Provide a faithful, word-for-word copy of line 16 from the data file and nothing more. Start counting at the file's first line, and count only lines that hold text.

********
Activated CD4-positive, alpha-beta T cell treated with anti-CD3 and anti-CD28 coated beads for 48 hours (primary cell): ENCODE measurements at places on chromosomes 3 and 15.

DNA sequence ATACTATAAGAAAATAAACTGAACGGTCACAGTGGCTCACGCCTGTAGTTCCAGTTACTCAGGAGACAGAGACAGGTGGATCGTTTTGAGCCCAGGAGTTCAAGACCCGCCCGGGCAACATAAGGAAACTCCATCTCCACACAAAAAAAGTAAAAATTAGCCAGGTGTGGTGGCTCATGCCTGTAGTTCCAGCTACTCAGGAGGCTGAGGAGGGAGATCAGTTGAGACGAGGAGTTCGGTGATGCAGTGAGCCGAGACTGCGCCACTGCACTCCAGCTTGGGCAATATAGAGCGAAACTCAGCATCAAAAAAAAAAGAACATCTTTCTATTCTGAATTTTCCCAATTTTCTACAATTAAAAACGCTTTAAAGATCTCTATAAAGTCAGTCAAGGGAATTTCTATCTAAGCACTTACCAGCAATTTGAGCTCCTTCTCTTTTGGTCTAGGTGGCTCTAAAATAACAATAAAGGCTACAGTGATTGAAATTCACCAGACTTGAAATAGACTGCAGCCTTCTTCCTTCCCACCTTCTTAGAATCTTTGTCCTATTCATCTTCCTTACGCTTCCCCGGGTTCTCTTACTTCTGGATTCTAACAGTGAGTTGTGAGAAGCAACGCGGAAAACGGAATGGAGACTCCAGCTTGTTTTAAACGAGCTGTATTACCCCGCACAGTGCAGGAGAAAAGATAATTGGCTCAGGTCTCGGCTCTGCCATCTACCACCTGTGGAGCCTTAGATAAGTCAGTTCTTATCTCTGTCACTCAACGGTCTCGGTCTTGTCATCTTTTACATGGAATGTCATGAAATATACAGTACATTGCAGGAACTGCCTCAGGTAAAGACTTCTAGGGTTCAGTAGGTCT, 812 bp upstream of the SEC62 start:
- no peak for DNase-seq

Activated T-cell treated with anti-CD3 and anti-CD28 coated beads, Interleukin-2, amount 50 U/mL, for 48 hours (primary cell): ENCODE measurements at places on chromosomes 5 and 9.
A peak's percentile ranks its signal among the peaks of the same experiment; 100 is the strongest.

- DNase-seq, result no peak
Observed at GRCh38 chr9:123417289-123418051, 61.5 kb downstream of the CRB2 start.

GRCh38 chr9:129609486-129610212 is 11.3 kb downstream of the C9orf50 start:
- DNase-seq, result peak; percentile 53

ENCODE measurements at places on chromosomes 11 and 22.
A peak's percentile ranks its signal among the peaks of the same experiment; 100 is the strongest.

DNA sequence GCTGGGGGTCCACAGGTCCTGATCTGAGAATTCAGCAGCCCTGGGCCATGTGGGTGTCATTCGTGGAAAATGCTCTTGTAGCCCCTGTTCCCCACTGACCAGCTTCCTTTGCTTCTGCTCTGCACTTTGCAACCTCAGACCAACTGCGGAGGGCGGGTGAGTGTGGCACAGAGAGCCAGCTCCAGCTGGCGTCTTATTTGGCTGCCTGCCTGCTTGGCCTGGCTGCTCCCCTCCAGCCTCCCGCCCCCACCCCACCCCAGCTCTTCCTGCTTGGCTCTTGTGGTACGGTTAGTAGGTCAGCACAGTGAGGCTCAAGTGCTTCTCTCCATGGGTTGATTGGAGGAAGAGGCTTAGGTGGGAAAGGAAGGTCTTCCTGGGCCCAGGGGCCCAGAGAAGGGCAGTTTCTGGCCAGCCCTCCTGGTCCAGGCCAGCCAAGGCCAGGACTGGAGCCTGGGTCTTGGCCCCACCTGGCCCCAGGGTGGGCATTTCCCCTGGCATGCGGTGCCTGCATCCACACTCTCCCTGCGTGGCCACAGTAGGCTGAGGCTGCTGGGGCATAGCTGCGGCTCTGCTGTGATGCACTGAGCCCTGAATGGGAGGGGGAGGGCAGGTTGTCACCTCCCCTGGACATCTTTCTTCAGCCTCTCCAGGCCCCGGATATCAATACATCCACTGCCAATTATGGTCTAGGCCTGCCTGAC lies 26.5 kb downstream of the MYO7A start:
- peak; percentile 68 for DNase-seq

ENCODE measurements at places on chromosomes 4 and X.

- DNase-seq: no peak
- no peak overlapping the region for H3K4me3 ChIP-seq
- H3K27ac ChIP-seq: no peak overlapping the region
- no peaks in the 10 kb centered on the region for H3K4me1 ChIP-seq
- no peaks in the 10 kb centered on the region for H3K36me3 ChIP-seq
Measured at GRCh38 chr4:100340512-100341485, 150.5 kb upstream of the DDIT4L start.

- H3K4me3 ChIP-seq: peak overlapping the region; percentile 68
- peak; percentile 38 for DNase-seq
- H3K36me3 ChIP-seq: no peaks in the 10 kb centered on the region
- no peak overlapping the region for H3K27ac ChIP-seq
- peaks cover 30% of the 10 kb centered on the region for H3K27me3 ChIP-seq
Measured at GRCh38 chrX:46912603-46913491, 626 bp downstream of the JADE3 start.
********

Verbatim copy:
- no peak overlapping the region for H3K4me3 ChIP-seq